13. Macro Viruses • Take advantage of the many applications that contain/use macro programming languages • WordBasic (early versions of MS Word) • Visual Basic for Applications (VBA) • Can be used to control almost anything on a Windows computer • The first set of viruses that affect the reliability of the information in data files. • Sometimes used to create and/or execute other traditional viruses. • Highly dangerous. • As newer versions of Microsoft products are introduced, so were new versions of VBA, thus older viruses could not affect newer versions of the product.

  14. Boot Viruses • Viruses that infect System Boot Sectors (SBS) and Master Boot Sectors (MBS). • MBS vs. SBS • Floppy disks have only an SBS. • THE BOOT PROCESS • BIOS (Basic Input/Output System) • POST (Power On Self Test) • Attempts to boot from floppy • Loads OS • A boot virus generally infects the SBS of a floppy disk and when the attempt to boot is made, the virus goes to memory and runs active, infecting the system areas of the hard drive. • Up until a couple of years ago, boot viruses were the most common viruses.

  15. ILoveYou: The Love Letter Virus • May 4-8, 2000: CERT announces over 500,000 reported PCs infected. • Most commonly through an email attachment (LOVE-LETTER-FOR-YOU.txt.vbs) but also through IRC, Windows file sharing, and USENET news. • Overwrites all files with the extensions of *.vbs, *.vbe, *.doc, *.txt, *.js, *.jse, *.css, *.wsh, *.sct, *.hta, *.jpg, *.jpeg, *.mp3, *.mp2 and others with a copy of itself and changes the file extension but keeps the file name.

  16. VBS/ILOVEYOU: “LoveBug” • Any up-to-date anti-virus product should catch it. • Disable Windows Scripting Host and IE’s Active Scripting, though this disables other functionalities also. • There are currently 82 known variants to the original.(Symantec Corp.) • Some variants attempt to download a password-stealing trojan from a webpage.

  17. What it does • Sets the Windows Scripting Host timeout to zero • Attempts to send out an email with Microsoft Outlook. • Subject: ILOVEYOU • Body: kindly check the attached LOVELETTER coming from me” • Attachment: LOVE-LETTER-FOR-YOU.TXT.vbs • Searches all network and local drives for a variety of the previously listed file extensions. • Overwrites these files with a copy of itself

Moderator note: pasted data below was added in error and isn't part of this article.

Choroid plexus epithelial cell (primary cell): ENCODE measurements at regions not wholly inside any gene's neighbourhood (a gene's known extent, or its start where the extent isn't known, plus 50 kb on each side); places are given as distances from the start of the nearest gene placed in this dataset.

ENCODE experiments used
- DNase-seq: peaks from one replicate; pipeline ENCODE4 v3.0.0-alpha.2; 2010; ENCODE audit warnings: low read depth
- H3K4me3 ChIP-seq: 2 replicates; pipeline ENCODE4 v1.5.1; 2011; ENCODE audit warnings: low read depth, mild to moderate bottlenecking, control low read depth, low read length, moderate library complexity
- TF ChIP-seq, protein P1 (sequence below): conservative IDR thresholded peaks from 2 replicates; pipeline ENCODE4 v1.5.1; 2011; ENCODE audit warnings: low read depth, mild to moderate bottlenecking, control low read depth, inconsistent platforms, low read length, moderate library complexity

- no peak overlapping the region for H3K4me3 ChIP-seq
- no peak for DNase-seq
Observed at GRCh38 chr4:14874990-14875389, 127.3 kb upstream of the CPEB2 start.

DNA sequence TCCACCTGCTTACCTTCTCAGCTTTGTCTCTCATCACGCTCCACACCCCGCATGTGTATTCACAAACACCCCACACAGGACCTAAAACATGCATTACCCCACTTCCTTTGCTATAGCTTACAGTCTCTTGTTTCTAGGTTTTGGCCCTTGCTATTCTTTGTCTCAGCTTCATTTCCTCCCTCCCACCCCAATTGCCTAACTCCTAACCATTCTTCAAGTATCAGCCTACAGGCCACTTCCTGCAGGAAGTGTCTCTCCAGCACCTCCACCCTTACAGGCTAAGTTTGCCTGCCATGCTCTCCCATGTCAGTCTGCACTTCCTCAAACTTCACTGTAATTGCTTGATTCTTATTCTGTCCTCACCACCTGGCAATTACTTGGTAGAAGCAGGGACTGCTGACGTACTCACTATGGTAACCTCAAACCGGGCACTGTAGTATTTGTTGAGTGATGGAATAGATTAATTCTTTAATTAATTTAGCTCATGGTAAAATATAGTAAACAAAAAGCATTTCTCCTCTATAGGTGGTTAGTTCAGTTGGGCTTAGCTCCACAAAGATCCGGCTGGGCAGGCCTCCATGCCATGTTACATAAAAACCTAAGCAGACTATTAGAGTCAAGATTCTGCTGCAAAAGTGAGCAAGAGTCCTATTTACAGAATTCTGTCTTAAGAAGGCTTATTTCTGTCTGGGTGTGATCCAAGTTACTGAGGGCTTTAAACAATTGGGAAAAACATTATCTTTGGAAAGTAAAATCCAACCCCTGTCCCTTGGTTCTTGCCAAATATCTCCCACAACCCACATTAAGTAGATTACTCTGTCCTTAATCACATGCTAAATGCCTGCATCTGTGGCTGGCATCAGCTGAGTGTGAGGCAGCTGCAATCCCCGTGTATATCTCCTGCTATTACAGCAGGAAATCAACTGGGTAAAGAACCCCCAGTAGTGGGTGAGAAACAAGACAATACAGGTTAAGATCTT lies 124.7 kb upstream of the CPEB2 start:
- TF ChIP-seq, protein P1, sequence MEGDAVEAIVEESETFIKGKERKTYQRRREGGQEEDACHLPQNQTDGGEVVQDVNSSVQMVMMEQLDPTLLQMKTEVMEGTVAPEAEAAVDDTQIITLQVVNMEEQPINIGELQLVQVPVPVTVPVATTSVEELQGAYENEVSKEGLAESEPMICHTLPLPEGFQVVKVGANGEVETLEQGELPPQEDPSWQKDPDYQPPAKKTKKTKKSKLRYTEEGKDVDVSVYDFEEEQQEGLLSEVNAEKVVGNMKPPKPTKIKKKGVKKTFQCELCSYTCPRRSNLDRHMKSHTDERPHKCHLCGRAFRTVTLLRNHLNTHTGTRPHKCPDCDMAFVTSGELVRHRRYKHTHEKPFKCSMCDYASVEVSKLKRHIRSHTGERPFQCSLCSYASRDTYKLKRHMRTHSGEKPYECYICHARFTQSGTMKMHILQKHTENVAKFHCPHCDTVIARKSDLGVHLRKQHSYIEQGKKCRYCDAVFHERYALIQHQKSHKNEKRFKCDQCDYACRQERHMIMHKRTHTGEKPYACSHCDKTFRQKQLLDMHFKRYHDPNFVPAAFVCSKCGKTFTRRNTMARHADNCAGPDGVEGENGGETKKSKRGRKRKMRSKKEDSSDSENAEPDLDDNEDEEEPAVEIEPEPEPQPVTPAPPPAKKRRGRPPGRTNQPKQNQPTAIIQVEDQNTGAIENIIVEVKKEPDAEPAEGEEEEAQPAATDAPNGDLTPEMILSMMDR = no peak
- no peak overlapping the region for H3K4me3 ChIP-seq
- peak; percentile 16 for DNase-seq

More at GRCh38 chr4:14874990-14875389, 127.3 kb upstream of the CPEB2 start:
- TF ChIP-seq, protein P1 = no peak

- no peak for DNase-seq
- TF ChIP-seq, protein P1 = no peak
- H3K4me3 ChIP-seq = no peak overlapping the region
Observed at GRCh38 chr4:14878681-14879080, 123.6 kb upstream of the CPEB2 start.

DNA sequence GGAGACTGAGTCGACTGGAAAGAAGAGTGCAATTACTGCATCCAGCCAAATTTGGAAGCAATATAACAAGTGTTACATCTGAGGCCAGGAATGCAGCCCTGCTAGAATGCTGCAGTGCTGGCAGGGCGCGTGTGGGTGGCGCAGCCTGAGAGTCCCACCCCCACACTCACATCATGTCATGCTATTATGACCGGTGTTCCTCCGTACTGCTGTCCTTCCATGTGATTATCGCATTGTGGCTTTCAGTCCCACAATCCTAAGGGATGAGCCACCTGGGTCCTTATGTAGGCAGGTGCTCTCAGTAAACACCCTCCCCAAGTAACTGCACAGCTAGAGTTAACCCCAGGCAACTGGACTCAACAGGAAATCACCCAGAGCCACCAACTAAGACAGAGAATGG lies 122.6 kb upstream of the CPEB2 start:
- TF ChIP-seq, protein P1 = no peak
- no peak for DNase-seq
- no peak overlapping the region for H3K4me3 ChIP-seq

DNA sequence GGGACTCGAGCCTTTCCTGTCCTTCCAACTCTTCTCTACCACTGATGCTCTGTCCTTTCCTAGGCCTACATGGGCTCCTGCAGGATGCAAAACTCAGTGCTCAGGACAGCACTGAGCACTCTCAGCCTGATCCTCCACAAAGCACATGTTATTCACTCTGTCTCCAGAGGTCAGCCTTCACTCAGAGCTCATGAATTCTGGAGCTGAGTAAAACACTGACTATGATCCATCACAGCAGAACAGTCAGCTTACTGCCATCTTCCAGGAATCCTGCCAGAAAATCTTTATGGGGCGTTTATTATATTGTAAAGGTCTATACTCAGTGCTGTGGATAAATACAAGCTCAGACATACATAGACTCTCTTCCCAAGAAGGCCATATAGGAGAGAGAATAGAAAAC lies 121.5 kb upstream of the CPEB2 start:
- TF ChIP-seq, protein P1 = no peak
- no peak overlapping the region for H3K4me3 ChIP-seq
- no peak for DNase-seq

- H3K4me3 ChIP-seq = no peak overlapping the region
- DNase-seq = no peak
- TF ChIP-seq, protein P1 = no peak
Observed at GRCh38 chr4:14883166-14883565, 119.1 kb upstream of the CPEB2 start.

18. What it does, cont. • Places a file (a copy of itself) in the Windows System Directory • May be named mskernel32.vbs, win32dll.vbs, or love-letter-for-you.txt.vbs • Changes IE Homepage to a url beginning with http://www.skyinet.net/ • If mIRC is installed, it will overwrite the script.ini file. • Attempts to create an HTML file with the VBS script embedded.

  19. References About Viruses. Panda Software. http://www.pandasoftware.com/virus_info/about_virus/ Anti-virus round-up (January-June 2000). Sophos Antivirus. July 2000. http://www.sophos.com/virusinfo/articles/roundup162000.html Antivirus Software Ratings. Consumer Reports. June 2002. CERT Love Letter Advisory. http://www.cert.org/advisories/CA-2000-04.html Computer Virus Timeline. http://www.infoplease.com/spot/virustime1.html Cyberspace Invaders. Consumer Reports. June 2002. History of Computer Viruses. Discovery Channel. http://www.exn.ca/Nerds/20000504-55.cfm Kaliciak, Paul. ILOVEYOU Email Virus Floods Internet. Discovery Channel. http://www.exn.ca/Nerds/20000504-56.cfm Kaspersky, Eugene. Computer Viruses.http://www.viruslist.com/eng/viruslistbooks.html?id=3 McAfee Antivirus. http://www.mcafee.com/ Norman Book of Computer Viruses. Norman ASA. Oct 2001. http://www.norman.com/papers.shtml Sophos Antivirus. http://www.sophos.com/ Stupid Virus Tricks. Comsumer Reports. June 2002. Symantec Corporation. www.symantec.com Virus Encyclopedia.http://www.viruslist.com/ Virus Related Statistics. http://www.securitystats.com/virusstats.asp